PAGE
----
This September the world descended upon Shanghai to partake in the Shanghai Biennale, the ShContemporary Art Fair, the Shanghai Art Fair and a whole host of satellite shows, but the welcome from the Chinese government was less than cordial. Visitors faced a host of problems, which included everything from visas to censorship, to severe bottlenecks in customs – most of which was the result of an Olympics-induced government paranoia.
Several German fair exhibitors, who applied in Berlin for visas, were turned down and forced to go to Munich to try their luck. Mexican artist, Mariana Castillo Debal, faced hurdles getting her visa from outside her native country, and Shirin Hakami, an Iranian curator working for Contrasts Gallery was turned down and didn’t have time to apply again. Her exhibition fared little better as most of it was detained at customs, which made for a very minimalist opening at Contrasts with only four lone canvases.
In fact there were a number of works which were stopped at the gates: bamboo sculptures and works with animal hides had to be fumigated and quarantined and then there was of course just outright censorship.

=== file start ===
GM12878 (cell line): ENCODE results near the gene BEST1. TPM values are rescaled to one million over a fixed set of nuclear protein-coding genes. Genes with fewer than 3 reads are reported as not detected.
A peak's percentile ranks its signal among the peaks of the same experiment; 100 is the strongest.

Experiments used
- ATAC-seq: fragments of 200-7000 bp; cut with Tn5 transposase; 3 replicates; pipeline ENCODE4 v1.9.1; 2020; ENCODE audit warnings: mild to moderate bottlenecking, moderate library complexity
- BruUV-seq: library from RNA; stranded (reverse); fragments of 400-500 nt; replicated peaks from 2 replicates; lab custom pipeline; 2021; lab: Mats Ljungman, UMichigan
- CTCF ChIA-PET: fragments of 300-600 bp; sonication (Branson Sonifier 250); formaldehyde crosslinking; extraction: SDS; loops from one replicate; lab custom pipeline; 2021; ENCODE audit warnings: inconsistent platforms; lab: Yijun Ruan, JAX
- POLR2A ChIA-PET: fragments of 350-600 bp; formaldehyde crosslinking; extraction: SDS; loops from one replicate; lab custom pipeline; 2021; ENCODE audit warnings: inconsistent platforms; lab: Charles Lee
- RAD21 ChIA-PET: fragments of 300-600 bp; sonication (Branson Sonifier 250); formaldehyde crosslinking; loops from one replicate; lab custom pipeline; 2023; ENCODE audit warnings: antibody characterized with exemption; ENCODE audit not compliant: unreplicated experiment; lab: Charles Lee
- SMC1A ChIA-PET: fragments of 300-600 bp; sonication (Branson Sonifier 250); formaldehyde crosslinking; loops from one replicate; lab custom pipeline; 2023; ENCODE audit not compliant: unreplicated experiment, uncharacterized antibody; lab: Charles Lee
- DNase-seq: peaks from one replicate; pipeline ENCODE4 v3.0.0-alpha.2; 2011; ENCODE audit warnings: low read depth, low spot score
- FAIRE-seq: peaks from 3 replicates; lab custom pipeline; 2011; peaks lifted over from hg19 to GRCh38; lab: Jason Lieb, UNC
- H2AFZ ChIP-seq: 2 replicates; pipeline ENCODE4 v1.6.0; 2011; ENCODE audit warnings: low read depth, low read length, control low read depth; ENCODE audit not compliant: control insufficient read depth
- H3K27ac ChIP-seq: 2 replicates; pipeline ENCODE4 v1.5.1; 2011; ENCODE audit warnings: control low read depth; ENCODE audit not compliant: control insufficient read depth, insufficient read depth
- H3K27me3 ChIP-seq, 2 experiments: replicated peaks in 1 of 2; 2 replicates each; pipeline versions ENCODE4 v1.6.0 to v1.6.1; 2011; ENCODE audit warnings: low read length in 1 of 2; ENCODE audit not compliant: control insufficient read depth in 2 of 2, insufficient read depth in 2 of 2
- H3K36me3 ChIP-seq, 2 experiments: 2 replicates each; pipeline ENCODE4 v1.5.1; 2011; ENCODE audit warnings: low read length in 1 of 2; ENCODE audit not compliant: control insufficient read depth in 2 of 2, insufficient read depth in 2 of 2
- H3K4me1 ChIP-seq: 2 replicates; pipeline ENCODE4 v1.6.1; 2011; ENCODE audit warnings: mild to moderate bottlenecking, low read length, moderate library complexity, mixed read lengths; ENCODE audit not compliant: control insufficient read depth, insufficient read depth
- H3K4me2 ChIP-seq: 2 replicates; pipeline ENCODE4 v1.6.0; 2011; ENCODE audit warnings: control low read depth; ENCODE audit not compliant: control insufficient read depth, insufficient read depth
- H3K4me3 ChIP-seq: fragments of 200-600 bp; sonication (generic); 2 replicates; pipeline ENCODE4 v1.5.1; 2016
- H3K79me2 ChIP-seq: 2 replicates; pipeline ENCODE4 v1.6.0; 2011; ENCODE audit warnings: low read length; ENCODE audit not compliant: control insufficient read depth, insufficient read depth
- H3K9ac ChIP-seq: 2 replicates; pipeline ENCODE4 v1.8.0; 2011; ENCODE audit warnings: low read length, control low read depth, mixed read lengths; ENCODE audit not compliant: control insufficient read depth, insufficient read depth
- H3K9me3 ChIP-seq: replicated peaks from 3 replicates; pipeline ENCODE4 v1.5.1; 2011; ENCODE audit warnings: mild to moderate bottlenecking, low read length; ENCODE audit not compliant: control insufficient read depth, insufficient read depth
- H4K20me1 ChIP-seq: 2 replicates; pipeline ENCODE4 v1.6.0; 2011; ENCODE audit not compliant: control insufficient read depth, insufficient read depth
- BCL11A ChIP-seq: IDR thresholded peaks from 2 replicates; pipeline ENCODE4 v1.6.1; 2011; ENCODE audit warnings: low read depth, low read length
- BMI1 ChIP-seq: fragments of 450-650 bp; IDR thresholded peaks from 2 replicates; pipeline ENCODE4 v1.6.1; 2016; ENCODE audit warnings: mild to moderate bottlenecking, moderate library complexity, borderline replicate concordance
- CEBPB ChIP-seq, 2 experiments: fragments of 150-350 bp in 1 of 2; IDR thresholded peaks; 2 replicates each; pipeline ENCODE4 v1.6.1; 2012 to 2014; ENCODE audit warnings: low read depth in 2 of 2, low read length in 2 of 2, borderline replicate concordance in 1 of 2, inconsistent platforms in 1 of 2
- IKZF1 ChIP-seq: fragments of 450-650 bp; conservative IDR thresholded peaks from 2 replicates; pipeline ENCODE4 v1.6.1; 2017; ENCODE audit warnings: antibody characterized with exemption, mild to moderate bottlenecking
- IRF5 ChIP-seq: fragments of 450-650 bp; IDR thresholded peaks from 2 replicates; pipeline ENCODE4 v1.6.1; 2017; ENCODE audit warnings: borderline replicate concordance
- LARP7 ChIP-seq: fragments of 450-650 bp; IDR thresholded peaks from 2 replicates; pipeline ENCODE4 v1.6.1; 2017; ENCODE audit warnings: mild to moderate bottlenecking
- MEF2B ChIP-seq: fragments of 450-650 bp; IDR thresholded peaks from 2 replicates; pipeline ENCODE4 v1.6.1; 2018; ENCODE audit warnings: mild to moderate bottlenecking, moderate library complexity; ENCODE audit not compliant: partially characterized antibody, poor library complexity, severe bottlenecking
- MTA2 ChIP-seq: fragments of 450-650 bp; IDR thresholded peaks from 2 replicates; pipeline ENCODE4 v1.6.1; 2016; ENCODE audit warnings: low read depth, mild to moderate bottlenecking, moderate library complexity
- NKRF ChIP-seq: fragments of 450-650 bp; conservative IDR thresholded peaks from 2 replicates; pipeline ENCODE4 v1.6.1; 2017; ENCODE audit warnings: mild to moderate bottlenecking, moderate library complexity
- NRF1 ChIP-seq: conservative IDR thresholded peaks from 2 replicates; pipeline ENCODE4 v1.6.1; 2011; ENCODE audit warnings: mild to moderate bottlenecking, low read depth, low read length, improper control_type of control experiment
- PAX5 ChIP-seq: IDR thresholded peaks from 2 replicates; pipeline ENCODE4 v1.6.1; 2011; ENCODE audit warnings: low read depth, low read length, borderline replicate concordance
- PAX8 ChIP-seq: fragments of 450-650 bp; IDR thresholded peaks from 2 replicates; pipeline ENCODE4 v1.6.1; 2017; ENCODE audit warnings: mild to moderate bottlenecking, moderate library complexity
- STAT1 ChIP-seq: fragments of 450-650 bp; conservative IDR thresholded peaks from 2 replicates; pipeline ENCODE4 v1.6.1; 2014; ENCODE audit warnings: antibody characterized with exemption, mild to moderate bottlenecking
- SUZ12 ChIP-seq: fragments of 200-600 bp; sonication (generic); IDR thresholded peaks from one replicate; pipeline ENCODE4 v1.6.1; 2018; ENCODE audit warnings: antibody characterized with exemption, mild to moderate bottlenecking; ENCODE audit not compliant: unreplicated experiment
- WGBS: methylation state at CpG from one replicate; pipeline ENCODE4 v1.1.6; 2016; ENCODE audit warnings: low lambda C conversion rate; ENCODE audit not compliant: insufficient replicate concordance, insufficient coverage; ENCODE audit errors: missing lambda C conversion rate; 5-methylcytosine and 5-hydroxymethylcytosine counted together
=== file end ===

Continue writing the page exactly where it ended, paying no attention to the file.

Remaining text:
The city’s cultural bureau, or “art cops,” previewed every show that went up and several pieces got the axe, for instance Tang Maohong’s video work Orchid Finger, which depicts animal orgies and bodies being penetrated by phallic mushrooms, was banned from the Biennale. Then at the ShContemporary art fair, there was Huang He’s “Dream Series” (Galerie Michael Schultz), which featured an innocuous image of Mao; the gallerist taped over the image with a large sheet of paper: “We put the piece on the wall and this morning the art police went around and two friendly young woman said very clearly, you must take off this piece. So what can I do?” says Schultz.
Then at Galerie Albert Benamou, there were Tian Taiquan’s photographs, slender thighs and breasts peeking out from a carpet of Mao badges, and a harmless nude sculpture by the Gao Brothers – a team which has attracted the attention of the art police in the past. “Because of the Olympics they are more sensitive to these things,” says Gao Zheng, “But it’s not very logical this whole thing. Sometimes they’re strict, sometimes they’re lax? We often don’t understand why.”
On top of all this, rumor has it that a law introduced this month will make it harder to export art out of China. Typically galleries would ship through Hong Kong to avoid duties, and this new law, which requires a permit for the exportation of art is designed to close this loophole. At the time of writing authorities were still unsure as to how to process this new form of paperwork, which means that collectors who bought during the fair, were looking at delays of up to a few weeks.